There are also other additional factors like the recently passed laws and legislation which stand as a precaution of market bubbles to avoid the remittance of the 2008-2009 crisis.
The following part will include some details about real estate markets in Saudi Arabia, UAE, and Bahrain.
Bahrain’s budget, like its counterparts of GCC states, depend on oil production revenues. The discovery of oil in Bahrain in the middle of last century spurred building and construction activities in Bahrain on a large scale to coincide with the kingdom’s general economic advancement.
Bahrainis, like their Khaliji brothers, now live in contemporary modern houses and urban areas and abandoned gradually the traditional way of living known about the Arabian Peninsula.
Total oil dependency urged Bahrain leadership to look for other sources of income. That’s why the government took upon itself studying Bahrain’s potentials and strength points that could be exploited.
Bahrain’s location in the heart of Gulf area made it a trade gate for the whole region, it turned it also to a touristic attraction point for Khaliji and foreign visitors. That’s why focus became more on establishing new hotels, retail centers, and resorts which stirred real estate activity in the Kingdom.
Bahrain succeeded in attracting many visitors, especially from the surrounding areas. KSA alone has around 2 million tourists who visit Bahrain every year. However, the activity of these sectors continued depending on oil revenues being the prime sponsor of government’s future development plans.
By the turn of the new century, Bahrain headed toward attracting more foreign real estate investments as it decided to define freehold location for foreign buyers including Durrat Al Bahrain, Amwaj Island, Juffair, and other locations.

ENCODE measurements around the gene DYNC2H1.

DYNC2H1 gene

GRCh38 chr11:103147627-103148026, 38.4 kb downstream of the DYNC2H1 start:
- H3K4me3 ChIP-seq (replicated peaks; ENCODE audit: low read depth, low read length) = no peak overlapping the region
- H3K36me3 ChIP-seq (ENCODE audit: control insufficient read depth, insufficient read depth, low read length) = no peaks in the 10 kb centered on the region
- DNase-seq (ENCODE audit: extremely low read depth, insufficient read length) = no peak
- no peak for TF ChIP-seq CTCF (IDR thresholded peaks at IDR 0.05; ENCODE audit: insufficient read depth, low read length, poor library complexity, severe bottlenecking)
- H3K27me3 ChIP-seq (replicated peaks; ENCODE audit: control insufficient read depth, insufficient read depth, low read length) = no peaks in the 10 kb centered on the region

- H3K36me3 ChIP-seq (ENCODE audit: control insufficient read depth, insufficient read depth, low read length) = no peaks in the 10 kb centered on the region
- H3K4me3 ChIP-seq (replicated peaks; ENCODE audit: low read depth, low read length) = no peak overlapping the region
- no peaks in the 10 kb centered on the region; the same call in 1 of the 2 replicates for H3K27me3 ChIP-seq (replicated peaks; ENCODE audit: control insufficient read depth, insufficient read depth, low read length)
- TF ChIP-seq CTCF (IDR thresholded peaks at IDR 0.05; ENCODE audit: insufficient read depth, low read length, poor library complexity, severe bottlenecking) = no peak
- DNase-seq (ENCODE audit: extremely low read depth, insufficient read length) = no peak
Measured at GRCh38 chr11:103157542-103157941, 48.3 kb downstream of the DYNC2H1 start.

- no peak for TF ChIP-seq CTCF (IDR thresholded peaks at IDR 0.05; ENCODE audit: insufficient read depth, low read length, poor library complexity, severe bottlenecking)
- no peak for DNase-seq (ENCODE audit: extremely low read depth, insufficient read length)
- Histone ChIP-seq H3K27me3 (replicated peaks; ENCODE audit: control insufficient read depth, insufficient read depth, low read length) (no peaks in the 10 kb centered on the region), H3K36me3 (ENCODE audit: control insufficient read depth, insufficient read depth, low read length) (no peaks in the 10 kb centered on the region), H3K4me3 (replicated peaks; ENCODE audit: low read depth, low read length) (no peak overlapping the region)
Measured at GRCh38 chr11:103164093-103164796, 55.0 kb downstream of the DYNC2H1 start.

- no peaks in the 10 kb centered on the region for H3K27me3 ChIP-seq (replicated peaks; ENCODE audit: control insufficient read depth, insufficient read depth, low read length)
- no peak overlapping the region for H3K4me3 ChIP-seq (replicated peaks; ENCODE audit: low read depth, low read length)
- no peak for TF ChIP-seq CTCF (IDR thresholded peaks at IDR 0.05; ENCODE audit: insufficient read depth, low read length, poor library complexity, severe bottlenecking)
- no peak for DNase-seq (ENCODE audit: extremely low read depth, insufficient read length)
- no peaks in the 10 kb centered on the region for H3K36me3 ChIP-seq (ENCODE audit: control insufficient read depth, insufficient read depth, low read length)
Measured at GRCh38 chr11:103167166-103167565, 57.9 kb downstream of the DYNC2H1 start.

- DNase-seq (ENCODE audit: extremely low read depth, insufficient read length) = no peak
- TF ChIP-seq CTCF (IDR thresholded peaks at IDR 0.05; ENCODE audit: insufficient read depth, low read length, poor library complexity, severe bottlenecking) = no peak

This decision had a positive impact on trading activity in the market as deals number and value hiked since then exceeding 1 billion dinars for the first time.
Oil prices recession
Real estate sector, and Bahrain economy as a whole, were affected by prices recession. Properties prices and trading rates settled after two exceptional years. However, recession in Bahrain was less severe than UAE and KSA.
Economic growth rate in the Kingdom declined to 4% compared to 4.9% last year. Rents prices settled especially in major residential areas like Adliya and Saar.
Also, rents prices settled in upscale areas dominated by high-income earners like Amwaj Island and Reef.
Despite rents decline and the poor economic performance, sales prices remained solid, especially residential properties prices.
[Check more info about Bahrain rents prices here: Rents prices in Bahrain survive financial impacts, why?]
Lack of supply, population growth, and influx of tourists are still of the main incentives leveling market prices until now. We could even see that some areas witnessed slight rise in prices like Juffair for instance where prices reached 60 BHD per foot.